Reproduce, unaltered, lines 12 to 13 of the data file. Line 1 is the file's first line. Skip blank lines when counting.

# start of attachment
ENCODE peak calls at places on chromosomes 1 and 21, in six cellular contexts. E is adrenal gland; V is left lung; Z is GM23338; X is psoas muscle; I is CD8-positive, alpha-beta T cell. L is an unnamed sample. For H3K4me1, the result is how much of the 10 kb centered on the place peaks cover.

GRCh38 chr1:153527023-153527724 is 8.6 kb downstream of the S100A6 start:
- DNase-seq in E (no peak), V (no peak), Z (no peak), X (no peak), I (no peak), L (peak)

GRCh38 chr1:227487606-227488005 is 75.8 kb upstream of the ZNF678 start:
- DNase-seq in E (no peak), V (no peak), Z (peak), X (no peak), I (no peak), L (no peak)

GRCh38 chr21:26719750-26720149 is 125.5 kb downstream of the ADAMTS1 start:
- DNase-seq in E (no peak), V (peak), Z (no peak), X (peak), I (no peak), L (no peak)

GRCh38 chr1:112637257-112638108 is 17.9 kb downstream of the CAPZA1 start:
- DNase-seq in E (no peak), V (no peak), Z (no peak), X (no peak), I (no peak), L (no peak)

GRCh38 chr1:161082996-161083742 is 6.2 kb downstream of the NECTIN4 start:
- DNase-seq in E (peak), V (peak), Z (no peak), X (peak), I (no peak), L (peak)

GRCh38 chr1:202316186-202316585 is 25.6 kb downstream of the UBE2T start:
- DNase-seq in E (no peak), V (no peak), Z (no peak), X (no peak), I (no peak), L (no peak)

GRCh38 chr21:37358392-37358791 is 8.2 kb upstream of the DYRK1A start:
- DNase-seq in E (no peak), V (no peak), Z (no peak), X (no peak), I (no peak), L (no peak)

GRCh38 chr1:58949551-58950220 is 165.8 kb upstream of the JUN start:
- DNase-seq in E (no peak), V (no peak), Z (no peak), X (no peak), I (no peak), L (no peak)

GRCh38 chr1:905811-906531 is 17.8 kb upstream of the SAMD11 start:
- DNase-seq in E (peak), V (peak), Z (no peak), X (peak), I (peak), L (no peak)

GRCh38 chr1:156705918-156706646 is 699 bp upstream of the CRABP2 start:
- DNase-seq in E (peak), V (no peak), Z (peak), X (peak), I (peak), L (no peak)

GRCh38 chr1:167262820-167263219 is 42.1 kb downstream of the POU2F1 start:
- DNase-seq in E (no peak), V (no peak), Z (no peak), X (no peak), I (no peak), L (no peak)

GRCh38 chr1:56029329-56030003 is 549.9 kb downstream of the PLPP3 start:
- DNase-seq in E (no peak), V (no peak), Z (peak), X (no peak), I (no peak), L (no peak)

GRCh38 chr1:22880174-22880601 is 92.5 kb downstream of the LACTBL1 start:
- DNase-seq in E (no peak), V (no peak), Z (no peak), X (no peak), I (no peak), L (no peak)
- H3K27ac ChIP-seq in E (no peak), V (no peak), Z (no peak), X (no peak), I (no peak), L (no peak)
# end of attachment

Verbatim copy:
GRCh38 chr1:202316186-202316585 is 25.6 kb downstream of the UBE2T start:
- DNase-seq in E (no peak), V (no peak), Z (no peak), X (no peak), I (no peak), L (no peak)